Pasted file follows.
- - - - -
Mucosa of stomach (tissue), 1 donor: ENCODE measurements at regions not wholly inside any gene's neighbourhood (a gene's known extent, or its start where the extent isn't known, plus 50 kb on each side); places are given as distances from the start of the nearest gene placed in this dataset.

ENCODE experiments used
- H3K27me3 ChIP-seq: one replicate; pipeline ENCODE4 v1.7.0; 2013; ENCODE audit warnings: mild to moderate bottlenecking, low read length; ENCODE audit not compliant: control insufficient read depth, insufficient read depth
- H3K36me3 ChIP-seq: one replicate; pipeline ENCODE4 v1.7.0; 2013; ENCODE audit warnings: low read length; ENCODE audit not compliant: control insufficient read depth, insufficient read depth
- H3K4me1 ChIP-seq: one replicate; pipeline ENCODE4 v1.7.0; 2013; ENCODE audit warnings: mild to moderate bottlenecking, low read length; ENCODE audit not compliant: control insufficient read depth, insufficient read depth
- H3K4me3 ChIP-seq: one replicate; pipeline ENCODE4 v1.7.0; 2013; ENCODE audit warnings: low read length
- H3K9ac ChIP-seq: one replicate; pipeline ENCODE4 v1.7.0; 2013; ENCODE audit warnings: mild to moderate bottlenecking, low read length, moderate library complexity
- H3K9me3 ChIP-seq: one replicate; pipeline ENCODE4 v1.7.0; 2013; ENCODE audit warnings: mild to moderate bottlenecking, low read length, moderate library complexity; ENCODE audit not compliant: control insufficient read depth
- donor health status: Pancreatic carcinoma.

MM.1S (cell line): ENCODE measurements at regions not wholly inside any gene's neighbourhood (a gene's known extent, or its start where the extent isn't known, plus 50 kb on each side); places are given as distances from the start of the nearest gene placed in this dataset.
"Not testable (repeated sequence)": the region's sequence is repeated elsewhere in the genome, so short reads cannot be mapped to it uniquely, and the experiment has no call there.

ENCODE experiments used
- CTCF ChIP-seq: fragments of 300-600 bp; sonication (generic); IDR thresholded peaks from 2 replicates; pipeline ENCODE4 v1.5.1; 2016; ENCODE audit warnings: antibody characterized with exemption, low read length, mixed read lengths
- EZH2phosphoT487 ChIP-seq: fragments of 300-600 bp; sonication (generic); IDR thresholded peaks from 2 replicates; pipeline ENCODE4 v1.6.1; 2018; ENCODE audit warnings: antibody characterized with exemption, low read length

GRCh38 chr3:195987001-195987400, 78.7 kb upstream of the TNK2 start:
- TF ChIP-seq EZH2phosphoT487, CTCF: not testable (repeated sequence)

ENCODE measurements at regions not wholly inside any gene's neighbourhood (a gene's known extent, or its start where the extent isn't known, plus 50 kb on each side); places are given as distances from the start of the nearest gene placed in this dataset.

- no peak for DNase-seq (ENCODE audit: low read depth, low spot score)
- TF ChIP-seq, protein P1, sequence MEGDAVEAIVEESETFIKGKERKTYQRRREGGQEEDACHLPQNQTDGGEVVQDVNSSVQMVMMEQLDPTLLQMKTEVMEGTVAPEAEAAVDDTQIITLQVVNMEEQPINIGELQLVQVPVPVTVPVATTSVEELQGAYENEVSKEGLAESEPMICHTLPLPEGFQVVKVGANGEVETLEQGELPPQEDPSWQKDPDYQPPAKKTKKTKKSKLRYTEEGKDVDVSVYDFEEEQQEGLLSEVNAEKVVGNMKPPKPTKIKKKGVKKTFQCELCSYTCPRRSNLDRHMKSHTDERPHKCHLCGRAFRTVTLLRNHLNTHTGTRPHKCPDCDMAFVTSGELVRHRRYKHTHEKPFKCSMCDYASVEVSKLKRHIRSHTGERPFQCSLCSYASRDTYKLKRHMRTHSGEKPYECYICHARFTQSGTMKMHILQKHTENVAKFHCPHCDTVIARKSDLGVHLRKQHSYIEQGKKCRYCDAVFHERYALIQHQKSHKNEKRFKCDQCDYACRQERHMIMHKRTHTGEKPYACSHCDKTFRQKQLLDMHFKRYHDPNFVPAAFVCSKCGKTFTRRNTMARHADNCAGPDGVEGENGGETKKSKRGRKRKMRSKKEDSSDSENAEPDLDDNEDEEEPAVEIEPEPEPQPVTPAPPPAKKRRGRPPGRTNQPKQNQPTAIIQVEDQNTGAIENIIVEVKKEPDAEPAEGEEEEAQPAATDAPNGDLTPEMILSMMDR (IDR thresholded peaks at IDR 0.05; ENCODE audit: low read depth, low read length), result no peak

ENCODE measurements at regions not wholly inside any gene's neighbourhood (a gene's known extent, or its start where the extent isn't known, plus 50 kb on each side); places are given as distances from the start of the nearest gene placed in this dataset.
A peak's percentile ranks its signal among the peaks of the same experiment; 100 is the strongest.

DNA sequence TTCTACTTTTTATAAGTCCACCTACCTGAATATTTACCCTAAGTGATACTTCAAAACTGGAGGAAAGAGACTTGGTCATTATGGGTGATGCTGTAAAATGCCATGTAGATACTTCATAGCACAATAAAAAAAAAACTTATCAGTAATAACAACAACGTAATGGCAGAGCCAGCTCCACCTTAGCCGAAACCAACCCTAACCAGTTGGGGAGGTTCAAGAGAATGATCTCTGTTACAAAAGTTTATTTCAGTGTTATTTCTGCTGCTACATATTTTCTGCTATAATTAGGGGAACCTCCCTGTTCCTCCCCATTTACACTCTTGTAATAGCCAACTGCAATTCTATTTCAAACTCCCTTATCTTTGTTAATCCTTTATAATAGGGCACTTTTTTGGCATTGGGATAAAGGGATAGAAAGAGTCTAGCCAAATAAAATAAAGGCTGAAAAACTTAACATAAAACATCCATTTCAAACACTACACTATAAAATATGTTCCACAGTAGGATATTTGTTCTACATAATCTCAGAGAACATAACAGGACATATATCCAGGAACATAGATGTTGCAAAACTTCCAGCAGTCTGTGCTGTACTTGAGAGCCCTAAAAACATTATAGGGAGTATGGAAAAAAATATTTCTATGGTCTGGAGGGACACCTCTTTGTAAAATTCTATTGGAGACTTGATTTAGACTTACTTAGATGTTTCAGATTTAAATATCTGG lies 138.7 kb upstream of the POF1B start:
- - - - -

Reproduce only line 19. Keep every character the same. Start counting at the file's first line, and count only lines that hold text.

- TF ChIP-seq, protein P1, sequence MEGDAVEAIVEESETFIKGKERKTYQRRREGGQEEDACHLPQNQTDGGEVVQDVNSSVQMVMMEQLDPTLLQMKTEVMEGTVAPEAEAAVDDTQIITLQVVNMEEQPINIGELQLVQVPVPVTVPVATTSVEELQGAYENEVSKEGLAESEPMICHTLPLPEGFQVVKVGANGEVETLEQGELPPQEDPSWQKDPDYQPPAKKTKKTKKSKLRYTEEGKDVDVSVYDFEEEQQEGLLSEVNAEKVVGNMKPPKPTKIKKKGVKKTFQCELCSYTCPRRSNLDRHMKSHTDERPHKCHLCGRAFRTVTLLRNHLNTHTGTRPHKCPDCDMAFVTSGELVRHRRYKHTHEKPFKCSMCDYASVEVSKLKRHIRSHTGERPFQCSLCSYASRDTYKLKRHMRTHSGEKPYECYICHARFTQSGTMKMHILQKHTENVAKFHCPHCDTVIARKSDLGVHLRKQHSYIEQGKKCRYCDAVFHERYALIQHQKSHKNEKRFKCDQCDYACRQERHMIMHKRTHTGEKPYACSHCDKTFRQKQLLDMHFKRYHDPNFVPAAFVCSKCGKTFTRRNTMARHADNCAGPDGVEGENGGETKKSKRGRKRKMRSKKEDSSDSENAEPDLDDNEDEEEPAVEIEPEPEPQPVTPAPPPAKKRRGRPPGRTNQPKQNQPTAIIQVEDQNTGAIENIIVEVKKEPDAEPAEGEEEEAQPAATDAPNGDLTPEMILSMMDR (IDR thresholded peaks at IDR 0.05; ENCODE audit: low read depth, low read length), result no peak